Initial Motorola Droid sales look good
Analysts believe that sales of the new Motorola Droid on Verizon Wireless' network have been strong and steady through the first weekend the device was on sale.
Early indications suggest that thecould be the breakout hit phone of the holiday season.
You might not have guessed it from the, but analysts believe that Verizon is seeing strong sales of the Motorola Droid. The device went on sale on Friday across the country. And unlike other big launches for phones such as or even the , retailers had plenty of devices in stock, and customers didn't have to stand in long lines to get their phones.
Neither Verizon nor Motorola is providing exact sales figures, but David Samberg, a spokesman for Verizon, said sales were very strong over the weekend, with a steady stream of customers Friday, Saturday, and Sunday. Store representatives in Manhattan confirmed this, with one sales associate telling me on Monday afternoon that there had been a steady stream of customers in the store all weekend and even through Monday.
Analysts also believe that the phone is selling well. Mark McKechnie, an analyst at Broadpoint AmTech, who covers Motorola, checked with a small sample of Verizon retailers around the country and said in a research note on Monday that he is encouraged by the anecdotal reports.
"While it is early, and the sample size is small, we are encouraged by our findings," he said.
McKechnie estimates that Verizon had about 200,000 phones in retail channels for the launch, with many stores in larger metropolitan markets, such as New York and Los Angeles, getting about 300 devices. Stores in cities such as San Francisco got more than a 100 devices, and retailers in smaller cities got between 25 and 40 devices each.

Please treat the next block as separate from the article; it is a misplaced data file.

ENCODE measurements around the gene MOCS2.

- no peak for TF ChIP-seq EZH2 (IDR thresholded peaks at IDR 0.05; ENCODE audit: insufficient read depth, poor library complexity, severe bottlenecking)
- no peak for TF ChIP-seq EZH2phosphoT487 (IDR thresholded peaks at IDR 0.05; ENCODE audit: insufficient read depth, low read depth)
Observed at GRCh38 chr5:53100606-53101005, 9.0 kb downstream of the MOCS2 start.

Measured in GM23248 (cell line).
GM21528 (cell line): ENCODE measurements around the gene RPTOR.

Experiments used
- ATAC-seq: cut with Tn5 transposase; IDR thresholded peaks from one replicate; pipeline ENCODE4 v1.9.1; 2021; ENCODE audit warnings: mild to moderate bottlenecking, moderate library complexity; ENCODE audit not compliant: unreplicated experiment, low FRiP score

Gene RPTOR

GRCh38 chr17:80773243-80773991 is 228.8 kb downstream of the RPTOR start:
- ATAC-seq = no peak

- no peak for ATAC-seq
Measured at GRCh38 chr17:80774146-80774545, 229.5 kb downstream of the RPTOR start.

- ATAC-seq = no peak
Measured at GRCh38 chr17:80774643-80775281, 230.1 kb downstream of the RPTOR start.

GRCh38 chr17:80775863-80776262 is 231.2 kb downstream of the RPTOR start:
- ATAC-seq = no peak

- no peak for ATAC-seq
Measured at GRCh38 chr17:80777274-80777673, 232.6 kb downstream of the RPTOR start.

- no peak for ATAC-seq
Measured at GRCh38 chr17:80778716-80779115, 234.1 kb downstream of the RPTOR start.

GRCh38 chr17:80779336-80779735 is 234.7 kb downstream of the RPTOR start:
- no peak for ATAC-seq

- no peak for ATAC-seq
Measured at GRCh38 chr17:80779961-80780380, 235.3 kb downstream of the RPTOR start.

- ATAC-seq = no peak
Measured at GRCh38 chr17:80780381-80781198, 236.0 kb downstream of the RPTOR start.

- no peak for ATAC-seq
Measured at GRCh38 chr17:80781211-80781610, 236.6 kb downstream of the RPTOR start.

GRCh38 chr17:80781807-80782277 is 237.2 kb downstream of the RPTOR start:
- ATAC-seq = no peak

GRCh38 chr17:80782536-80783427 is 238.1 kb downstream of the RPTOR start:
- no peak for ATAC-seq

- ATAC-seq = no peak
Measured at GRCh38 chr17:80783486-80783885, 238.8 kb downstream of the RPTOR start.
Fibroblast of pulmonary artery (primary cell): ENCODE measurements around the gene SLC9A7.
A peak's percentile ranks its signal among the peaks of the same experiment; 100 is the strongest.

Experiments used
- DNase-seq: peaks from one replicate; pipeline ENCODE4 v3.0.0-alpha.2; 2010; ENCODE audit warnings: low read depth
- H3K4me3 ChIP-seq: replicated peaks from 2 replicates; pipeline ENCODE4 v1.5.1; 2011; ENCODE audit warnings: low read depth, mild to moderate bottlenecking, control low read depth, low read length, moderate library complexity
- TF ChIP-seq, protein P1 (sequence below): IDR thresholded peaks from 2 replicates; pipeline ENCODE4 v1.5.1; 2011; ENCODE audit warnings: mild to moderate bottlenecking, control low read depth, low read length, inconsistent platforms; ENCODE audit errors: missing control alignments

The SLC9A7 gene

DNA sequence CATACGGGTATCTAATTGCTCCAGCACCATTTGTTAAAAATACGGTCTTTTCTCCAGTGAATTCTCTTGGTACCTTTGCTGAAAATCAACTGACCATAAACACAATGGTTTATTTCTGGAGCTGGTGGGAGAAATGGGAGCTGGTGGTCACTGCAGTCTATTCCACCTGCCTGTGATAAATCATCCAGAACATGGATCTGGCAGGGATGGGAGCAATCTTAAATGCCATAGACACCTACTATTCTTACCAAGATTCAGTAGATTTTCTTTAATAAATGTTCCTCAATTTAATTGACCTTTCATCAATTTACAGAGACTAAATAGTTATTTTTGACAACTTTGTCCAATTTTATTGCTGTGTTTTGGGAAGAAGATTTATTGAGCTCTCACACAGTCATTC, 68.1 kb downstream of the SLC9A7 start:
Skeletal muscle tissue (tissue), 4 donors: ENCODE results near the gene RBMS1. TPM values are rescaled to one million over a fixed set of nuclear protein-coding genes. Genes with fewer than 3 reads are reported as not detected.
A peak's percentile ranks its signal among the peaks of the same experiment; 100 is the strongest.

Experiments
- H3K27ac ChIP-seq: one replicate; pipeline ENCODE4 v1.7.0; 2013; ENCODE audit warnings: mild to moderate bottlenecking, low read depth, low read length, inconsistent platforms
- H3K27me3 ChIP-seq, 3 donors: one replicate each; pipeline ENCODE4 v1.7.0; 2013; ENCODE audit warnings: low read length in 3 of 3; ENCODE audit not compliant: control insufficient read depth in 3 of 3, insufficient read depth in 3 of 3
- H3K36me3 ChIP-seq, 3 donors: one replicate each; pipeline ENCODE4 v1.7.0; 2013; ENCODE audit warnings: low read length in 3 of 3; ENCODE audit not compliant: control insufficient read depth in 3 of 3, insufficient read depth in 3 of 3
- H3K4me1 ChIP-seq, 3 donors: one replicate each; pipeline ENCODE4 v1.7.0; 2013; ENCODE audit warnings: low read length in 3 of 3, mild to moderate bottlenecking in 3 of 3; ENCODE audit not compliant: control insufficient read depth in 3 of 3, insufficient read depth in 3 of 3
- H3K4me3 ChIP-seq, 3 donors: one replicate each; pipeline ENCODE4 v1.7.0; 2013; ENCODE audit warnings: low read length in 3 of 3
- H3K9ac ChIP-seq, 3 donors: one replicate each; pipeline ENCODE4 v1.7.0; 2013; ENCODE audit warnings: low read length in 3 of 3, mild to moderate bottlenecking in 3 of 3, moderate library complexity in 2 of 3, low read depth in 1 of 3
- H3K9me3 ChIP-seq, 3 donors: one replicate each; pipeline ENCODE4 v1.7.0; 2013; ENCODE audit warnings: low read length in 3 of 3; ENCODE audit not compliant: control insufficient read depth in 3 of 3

Locations were stocked well enough that there were no reports of any stores that were completely sold out. An employee at the Verizon Wireless store on West 34th Street in New York said his store had gotten about 500 Motorola Droids andphones for Friday. The store didn't sell out of either phone, but much of its stock is now gone.
That said, the store employee, who didn't want his name used, said his store did sell out of the $29.99 Droid docking station, which charges the device. As of Monday, the company still hadn't restocked its supply of that accessory.
McKechnie reported in his research note that the Droid outsold the HTC Eris, which also went on sale Friday. And checks with Verizon stores in Manhattan back up this claim. While there were plenty of customers looking at the HTC Android Eris in the Verizon stores I visited Monday afternoon, most people said they planned to buy the Droid. The main reasons were the device's higher-resolution screen, better camera, faster processor, and latest Android software.
Still, plenty of customers noted that they preferred the look of the HTC Eris over that of the Droid.
Verizon's marketing may also be paying off. Verizon is spending more money on the Droid advertising campaign than it has on any other device launch. At least one customer at the West 34th Street saidhad convinced him to get the Droid instead of Apple's iPhone, which runs on AT&T's network.
"I was considering the iPhone," said Henry Goodison of the Bronx borough. "But I saw a commercial about AT&T's 3G coverage. It said, 'Here is AT&T's 3G coverage, and here is ours.' And I thought it would be better to have Verizon, if I travel to another state, where AT&T doesn't have 3G coverage."
AT&T is actually, asserting that Verizon's advertisement is misleading consumers. Verizon dismisses this claim as untrue.